Sweeping Industry News Bulletin
Kansas City, MO, Suspends Sweeping of City Streets
posted June 2019
The street sweeping program in Kansas City, Missouri, ended up in the gutter this fiscal year because of a deficit in the fund that pays for it.
Since 2005, street sweeping has been funded through a stormwater fee that KC Water customers pay each month. The fee is about $2.50 per household. "That fee has not increased in 16 years, so that fund has been running a deficit," said Communications Director Chris Hernandez. "It's obviously a different level of service, and it's unfortunate whenever you have to make a decision like that."
KC Water is the organization responsible for managing a service area larger than the cities of San Francisco, Philadelphia, Boston, and Miami. With 320 square miles of service territory, KC Water manages is charged with maintaining 630 miles of storm sewer, 53,000 storm inlets, 15 stormwater pump stations and 13.5 miles of levee. Unfortunately, the cost has added up to more than the stormwater fund could handle, necessitating the $1.4 million cut in street sweeping.
The city was able to salvage some services, so the department will continue to provide catch basin cleaning and repair in order to keep debris out of the stormwater system. Flood monitoring and leaf and brush pickup will continue as well. However, the city has not identified funding to regularly clear bike lanes. This problem is compounded by a planned Kansas City Master Bike Plan, which is projected to build out bike lanes throughout KC.
That makes the lack of sweeping especially frustrating for people who rely on the lanes to get to work each day. According to reporting on the issue, resident Shawn Toliver has reported problem areas to 311 (KC's reporting number) multiple times, with little-to-no effect. "You have to ride in the street with traffic, which defeats the point of having a bike lane," Toliver said. "We have the Kansas City master bike plan coming up. We're going to build out hundreds of miles of bike lanes across the city. We have to have some mechanism for keeping those clean or it's a wasted investment."
Hernandez said a city work group is trying to find a solution. For Toliver and others who use the bike lanes, that can't come soon enough. "As we move forward and become a more bike-friendly city and continue to add bike lanes, we have to make sure we are maintaining those lanes," he said. The city also is searching for a long-term solution to address the deficit in the stormwater fund.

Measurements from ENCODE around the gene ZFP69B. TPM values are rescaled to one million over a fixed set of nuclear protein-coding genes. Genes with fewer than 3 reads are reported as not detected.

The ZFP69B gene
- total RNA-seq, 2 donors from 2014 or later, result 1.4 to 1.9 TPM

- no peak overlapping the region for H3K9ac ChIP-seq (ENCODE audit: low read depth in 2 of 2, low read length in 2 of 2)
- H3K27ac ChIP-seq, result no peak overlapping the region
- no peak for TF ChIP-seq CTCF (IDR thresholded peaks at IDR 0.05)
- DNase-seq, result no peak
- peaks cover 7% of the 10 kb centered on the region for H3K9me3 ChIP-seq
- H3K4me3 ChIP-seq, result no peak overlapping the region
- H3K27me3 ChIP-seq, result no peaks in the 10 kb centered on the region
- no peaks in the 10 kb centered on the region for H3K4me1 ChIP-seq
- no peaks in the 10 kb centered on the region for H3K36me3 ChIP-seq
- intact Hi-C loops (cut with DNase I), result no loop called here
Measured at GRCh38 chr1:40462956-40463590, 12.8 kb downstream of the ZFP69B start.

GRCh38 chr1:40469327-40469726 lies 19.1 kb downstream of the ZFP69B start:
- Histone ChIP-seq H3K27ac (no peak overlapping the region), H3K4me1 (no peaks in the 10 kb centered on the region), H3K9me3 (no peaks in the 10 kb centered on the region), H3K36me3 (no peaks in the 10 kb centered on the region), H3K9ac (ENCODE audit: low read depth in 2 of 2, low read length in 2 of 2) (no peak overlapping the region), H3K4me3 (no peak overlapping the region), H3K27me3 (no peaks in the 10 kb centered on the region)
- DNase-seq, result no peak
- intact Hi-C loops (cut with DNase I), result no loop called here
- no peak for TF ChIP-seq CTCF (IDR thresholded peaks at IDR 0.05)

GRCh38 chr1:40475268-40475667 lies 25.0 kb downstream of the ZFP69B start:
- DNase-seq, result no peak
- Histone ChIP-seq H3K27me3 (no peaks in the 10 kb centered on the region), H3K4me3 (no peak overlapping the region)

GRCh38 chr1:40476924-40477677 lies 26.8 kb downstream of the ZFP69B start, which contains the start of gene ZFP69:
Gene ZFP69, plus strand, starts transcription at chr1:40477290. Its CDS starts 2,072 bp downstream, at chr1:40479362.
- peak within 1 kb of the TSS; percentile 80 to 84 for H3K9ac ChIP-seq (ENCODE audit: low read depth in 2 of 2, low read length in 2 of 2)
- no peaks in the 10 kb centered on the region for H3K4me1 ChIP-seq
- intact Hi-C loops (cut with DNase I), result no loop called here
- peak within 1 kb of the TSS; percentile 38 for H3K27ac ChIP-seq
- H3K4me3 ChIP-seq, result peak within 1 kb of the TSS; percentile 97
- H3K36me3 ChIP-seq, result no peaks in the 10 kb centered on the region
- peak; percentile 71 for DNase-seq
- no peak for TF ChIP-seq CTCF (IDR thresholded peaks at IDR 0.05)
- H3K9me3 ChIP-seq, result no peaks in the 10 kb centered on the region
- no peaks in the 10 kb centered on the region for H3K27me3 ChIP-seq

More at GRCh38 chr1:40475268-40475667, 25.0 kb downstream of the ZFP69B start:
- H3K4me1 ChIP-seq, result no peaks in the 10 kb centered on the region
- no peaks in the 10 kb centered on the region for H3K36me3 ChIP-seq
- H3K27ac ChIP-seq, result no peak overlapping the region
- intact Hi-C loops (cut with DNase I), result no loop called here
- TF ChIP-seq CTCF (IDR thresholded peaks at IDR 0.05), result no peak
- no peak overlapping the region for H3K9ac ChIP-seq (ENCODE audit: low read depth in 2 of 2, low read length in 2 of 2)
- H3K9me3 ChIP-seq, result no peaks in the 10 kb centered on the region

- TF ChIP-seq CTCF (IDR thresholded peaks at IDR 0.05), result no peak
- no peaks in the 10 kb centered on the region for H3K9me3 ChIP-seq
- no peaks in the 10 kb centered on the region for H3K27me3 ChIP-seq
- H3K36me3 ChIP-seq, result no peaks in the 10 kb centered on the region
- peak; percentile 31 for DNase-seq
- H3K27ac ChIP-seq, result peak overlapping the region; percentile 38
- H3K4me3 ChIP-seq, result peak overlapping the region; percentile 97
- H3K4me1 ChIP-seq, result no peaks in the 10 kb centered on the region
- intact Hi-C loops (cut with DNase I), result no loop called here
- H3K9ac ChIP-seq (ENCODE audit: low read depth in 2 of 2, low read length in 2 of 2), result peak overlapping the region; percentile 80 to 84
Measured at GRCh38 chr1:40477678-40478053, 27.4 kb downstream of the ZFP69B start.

We spoke to Gale Holsman, president of KC-based American Sweeping, Inc. and a 35-year veteran of providing power sweeping services to the Greater Kansas City area. His company provides business, parking lot sweeping to many businesses in the Kansas City area, and performed road sweeping for state DOTs for many years. Gale is also on the Advisory Board of the World Sweeping Association:
"It's truly unfortunate Kansas City is having to discontinue its street sweeping program. The basic problem appears to be not earmarking the funding needed to keep the sweeping operational, even though $1.5 billion was found for the new airport terminal.
"There's no doubt that the impact on KC's downtown business core will be tremendous in terms of how residents and visitors will view the cleanliness of the city. That is troubling and potentially costly to the business community, of course.
"However, knowing what I do about how much pollution city street sweeping programs remove before it can run into rivers and become suspended in the air such that people are breathing it, an even greater problem involves the environmental impact of not sweeping.
"Sweeping is the first line of defense when it comes to pavement-based pollution removal and by not sweeping there is certain to be more pollutant pressure placed on the Missouri River as it flows through Kansas City.
"My hope is that with a new mayoral administration getting elected, which will happen this month, they will understand that sweeping is not just about cosmetics, as serious as that is, but also about environmental cleanup. If they educate themselves about the many values of sweeping city streets, there's little question the program will start back up."
Some of the material for this article came originally from a story by Kansas City's KSHB news outlet.
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